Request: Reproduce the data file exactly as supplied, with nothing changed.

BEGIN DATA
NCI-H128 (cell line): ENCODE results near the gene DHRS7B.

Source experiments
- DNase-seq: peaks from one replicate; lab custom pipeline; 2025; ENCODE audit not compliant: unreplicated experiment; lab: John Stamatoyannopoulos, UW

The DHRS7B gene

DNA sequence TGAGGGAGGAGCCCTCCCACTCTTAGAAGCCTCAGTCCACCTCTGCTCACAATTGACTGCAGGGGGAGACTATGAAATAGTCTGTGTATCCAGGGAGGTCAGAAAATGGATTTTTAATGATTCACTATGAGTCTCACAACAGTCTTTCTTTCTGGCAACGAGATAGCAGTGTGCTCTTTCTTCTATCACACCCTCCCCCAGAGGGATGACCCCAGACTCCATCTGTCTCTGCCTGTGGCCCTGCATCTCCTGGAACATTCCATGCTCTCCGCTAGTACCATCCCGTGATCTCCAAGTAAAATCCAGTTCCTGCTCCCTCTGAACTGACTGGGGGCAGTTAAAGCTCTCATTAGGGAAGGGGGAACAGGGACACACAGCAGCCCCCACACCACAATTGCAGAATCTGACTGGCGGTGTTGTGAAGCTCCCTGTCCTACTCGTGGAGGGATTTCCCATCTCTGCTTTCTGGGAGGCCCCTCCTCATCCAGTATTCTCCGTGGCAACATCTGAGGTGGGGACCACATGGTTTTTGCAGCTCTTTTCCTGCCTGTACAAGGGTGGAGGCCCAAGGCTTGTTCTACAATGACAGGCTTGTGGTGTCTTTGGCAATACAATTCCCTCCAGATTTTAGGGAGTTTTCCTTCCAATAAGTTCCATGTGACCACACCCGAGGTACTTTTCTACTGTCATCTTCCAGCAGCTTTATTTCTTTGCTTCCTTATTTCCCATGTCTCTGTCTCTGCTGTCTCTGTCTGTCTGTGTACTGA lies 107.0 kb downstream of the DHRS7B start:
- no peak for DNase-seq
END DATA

NCI-H128 (cell line): ENCODE results near the gene DHRS7B.

Source experiments
- DNase-seq: peaks from one replicate; lab custom pipeline; 2025; ENCODE audit not compliant: unreplicated experiment; lab: John Stamatoyannopoulos, UW

The DHRS7B gene

DNA sequence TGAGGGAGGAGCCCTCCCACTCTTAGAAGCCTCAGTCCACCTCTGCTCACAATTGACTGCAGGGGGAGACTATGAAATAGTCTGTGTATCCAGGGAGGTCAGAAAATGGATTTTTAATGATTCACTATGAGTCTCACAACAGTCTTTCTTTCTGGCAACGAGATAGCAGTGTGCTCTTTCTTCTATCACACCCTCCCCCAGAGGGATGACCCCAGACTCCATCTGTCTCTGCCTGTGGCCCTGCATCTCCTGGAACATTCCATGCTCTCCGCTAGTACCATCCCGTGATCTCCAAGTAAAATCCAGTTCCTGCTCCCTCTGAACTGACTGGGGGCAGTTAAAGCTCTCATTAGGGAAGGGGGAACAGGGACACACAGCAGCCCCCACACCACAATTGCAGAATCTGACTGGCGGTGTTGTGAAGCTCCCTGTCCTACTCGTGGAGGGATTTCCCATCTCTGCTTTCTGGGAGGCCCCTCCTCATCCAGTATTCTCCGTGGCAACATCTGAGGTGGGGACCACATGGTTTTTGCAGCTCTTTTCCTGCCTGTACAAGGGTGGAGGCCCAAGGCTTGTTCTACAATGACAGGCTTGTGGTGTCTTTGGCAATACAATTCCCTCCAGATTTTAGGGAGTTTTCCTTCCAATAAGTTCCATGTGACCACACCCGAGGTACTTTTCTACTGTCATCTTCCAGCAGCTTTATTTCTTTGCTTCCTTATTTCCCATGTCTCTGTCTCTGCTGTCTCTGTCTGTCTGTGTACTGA lies 107.0 kb downstream of the DHRS7B start:
- no peak for DNase-seq